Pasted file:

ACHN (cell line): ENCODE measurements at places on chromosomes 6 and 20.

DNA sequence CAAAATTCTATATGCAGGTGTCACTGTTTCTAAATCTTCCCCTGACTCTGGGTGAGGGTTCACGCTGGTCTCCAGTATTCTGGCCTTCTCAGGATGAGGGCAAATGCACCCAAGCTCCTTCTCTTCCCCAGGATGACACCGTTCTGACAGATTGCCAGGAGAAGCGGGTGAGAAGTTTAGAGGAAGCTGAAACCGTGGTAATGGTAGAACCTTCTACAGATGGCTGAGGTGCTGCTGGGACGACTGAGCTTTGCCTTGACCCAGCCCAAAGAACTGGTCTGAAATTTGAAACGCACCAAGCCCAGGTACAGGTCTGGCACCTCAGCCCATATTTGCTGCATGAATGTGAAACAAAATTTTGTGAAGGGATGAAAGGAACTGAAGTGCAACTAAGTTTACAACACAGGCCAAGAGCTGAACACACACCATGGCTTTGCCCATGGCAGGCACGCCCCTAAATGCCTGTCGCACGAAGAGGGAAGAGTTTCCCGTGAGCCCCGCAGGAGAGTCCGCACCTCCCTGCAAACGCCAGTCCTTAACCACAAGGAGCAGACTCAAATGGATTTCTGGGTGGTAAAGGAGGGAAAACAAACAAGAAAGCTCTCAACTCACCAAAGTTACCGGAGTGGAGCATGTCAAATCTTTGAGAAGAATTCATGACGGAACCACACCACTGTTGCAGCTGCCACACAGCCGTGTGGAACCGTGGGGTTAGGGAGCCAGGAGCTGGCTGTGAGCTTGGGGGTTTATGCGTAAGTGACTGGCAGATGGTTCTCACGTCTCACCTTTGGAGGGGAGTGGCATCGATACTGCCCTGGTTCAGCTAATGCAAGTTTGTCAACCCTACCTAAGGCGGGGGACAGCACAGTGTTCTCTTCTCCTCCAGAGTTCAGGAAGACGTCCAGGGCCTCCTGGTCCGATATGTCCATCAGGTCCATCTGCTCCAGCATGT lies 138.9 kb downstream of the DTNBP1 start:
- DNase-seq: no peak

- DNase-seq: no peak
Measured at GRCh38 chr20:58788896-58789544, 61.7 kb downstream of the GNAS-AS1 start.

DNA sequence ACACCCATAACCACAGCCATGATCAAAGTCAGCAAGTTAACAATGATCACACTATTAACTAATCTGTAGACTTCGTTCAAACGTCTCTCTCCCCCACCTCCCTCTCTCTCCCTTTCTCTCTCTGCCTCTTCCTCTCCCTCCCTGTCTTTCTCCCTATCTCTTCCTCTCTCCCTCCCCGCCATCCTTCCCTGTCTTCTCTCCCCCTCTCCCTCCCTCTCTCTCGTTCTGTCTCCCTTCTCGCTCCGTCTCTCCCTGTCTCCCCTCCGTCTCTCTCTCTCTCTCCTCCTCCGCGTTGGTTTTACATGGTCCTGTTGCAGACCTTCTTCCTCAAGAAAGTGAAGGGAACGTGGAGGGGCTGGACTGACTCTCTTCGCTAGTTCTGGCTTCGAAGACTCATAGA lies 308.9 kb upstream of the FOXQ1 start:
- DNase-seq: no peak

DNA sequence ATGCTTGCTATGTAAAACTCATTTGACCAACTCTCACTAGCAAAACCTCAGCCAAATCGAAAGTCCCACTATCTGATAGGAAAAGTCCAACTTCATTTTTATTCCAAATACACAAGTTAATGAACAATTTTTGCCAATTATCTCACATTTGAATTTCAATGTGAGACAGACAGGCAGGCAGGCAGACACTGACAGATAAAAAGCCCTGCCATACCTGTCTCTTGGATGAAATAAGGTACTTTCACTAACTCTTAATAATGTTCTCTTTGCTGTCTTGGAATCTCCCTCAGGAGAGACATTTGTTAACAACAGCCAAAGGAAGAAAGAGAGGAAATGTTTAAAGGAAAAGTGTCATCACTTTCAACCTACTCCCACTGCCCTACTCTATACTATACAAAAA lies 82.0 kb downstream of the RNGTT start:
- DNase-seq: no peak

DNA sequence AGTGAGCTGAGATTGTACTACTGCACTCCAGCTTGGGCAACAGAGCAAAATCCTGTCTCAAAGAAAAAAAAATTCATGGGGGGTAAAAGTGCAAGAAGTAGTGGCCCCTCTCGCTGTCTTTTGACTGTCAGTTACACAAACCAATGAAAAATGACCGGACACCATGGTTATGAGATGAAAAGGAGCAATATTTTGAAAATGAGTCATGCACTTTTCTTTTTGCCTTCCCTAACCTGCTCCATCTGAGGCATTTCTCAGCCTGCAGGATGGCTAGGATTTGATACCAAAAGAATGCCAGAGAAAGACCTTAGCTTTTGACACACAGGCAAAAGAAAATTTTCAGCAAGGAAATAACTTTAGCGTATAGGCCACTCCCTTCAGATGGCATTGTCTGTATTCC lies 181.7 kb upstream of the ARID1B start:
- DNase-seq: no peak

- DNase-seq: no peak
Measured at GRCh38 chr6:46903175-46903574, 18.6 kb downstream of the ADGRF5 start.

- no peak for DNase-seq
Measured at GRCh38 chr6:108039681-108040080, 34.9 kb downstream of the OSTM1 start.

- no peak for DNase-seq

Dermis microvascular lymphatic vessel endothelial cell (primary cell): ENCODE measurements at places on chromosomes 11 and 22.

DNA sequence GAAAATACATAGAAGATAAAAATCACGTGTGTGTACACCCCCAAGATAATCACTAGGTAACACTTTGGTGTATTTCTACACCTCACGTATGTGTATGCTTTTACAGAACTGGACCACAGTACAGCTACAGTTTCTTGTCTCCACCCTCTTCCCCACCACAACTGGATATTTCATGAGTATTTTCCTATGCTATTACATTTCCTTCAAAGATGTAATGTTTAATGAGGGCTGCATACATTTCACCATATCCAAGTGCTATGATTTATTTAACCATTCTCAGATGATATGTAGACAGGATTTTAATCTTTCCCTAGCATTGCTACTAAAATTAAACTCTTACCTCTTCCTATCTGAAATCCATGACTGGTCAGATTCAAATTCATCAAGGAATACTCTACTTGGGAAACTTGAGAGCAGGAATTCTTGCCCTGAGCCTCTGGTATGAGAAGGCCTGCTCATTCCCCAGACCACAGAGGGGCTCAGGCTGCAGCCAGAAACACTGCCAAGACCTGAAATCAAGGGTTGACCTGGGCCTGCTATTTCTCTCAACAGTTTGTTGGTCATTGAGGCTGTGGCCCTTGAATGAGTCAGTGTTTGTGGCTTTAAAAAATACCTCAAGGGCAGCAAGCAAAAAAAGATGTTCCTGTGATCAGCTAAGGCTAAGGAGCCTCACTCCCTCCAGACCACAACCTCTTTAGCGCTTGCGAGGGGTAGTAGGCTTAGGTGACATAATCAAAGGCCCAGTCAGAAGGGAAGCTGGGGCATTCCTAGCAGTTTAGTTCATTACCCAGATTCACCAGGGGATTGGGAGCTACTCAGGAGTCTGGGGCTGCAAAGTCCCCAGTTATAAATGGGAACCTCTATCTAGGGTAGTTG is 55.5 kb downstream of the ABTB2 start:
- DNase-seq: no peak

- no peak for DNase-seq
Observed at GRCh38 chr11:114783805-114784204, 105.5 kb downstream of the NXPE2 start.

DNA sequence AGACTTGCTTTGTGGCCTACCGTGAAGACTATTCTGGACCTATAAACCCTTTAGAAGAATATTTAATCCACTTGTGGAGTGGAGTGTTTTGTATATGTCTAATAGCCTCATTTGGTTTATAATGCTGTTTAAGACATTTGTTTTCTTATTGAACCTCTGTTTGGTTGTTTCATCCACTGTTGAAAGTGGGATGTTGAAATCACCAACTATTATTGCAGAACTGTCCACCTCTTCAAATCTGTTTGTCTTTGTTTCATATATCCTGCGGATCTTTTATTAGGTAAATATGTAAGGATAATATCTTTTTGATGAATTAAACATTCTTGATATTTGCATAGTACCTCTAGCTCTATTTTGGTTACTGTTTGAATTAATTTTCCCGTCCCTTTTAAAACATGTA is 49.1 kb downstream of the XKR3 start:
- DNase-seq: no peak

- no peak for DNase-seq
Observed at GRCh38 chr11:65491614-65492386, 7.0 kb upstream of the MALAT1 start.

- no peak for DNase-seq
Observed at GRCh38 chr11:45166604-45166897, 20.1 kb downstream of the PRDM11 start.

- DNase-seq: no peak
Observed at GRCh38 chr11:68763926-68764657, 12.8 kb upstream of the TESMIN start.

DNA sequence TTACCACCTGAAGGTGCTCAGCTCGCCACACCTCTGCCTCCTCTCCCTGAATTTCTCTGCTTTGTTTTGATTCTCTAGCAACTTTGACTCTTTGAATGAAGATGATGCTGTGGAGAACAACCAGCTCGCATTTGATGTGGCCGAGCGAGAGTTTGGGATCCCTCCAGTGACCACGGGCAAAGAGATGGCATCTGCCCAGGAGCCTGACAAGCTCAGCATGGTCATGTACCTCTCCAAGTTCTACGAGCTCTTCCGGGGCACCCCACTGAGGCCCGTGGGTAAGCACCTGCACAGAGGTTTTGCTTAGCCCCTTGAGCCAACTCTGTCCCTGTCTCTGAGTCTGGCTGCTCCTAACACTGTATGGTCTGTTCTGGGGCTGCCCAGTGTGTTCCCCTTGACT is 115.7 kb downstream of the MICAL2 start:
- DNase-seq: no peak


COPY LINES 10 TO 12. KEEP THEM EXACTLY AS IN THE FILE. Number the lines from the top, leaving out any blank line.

DNA sequence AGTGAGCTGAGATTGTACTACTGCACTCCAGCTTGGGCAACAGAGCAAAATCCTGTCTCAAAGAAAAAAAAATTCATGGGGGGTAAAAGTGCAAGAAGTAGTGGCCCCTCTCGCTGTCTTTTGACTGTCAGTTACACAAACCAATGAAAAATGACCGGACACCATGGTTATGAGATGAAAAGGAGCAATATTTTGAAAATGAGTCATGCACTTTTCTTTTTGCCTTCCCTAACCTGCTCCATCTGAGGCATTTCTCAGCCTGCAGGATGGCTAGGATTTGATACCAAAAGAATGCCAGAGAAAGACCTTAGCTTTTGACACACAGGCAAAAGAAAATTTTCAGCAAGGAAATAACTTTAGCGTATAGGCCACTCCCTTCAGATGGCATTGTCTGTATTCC lies 181.7 kb upstream of the ARID1B start:
- DNase-seq: no peak

- DNase-seq: no peak